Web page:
Are we really going to the Moon and Mars?

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Will the Fat Boy stay OOP?

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Well-Known Member
Oct 30, 2003
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Are we really going to the Moon and Mars?

Light hearted but serious.
I voted im not sure. Does Bush want to? I think so. High on his list? Probably no.. High on the kist for the next president (be it kerry or bush again) probably still no. However, if either does want to do it, they could get it done. It's all in what they want to do with it.
I believe we will, IF Bush gets re-elected. Based on what I've been reading at spaceref, nasawatch, and some other sites (the internet is the only place for good space news), it's actually much higher on his priority list than most people give him credit for.

W is more of a "space guy" than anyone thought. He seems to believe that human exploration is at its core a good thing. However, he also thought NASA had become a national embarrassment - which is why he never visited JSC as Gov. of Texas. O'Keefe, under Bush's direction, is already doing a lot to reform the agency.

Bush is apparently willing to veto the '05 budget if it doesn't include his full request for Project Constellation. The way they're going about funding it is very reasonable, IMHO. A little extra the next few years for development, then shut down the shuttle and ISS when construction is finished. Once that happens, all of that money goes to Constellation. And there is a good chance that private launch services will play a major role.

Sen. Kerry would likely maintain the status quo - more of the aimlessness of the 80s & 90s. This is not based on whether or not I like the guy, but entirely on what he's been saying ever since W's announcement last winter.

If NASA is to continue literally flying in circles, shut it down and turn it all over to the private sector. The next five-to-ten years will be a pivotal time for human spaceflight.
With 11 votes so far it seems to be a fairly broad spectrum of opinion. I tried to keep the poll neutral but it is weighted slightly towards the sarcastic.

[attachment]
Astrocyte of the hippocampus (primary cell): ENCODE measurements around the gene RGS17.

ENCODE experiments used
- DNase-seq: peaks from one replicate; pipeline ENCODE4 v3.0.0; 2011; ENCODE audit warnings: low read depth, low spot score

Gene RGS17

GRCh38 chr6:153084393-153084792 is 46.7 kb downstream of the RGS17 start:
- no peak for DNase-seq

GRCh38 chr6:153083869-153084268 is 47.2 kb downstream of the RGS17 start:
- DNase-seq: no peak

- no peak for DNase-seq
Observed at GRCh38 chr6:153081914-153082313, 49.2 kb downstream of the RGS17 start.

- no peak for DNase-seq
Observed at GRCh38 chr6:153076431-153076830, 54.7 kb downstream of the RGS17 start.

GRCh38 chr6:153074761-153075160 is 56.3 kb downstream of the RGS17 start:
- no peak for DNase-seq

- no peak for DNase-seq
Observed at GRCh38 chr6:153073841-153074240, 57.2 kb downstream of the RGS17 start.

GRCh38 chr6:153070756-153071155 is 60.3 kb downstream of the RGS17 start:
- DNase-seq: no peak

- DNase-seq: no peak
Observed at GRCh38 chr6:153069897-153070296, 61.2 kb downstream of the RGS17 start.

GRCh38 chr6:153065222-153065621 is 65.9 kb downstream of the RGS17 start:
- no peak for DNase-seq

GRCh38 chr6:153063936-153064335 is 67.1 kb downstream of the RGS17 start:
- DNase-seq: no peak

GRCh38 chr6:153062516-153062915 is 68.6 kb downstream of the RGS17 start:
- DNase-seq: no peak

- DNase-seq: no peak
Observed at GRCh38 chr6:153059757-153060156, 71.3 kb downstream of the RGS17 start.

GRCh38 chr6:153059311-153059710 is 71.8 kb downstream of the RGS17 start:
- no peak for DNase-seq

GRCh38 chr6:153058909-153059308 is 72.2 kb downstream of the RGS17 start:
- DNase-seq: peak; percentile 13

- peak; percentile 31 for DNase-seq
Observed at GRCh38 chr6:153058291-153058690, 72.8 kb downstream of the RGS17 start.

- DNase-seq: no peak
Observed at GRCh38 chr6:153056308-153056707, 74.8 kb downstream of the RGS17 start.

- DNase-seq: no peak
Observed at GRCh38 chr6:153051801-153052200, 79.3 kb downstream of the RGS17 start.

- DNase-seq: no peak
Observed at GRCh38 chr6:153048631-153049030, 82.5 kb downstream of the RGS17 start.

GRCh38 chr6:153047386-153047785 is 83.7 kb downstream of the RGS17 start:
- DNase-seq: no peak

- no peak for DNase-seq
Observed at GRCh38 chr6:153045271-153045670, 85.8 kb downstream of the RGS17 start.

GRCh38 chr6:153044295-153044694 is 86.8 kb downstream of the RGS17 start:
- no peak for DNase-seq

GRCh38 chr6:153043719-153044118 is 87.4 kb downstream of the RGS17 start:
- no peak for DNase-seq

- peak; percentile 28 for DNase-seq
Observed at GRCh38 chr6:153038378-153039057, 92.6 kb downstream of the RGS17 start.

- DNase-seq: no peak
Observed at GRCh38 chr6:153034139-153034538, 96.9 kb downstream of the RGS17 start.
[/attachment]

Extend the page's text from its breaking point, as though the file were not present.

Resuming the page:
Hate to be the pessimist but I don't think we're going back to the moon, or anyplace else, other than low-earth orbit, in the next 50 - 100 years.

People tend to put going to the moon into the "been there, done that" category with the implication that doing it again would therefore be easy.

It's not easy.

It's really, really, really, really, really, really, really, hard.

That's what made it such an incredible feat.

Today we don't have the equipment or the national will to repeat that kind of effort.

A space agency that won't even service the Hubble telescope, because the lack of a rescue option makes it too dangerous, isn't going back to the moon.

And going to Mars? Way, way, way, way, way, way, harder than going to the moon.

Maybe it will happen, but I'm not optimistic.

The only thing I can reasonably see happening to change the dynamic is if the Chinese build a moon-capable booster.

That might get our competitive juices flowing again. ;)
I'm all for healthy skepticism, but isn't that overly pessimistic?

I would say a country that can go from it's first manned flight to landing on the moon in about seven years can certainly do it again, and I submit that it would be easier this time. We're not starting from scratch and we don't have to rebuild the Saturn V to do it (though I really, REALLY wish we would :D ).

We know so much more about materials, electronics, and on-orbit construction now than we did 40 years ago. The calculator in my briefcase has more computing power than the Apollo CSM did.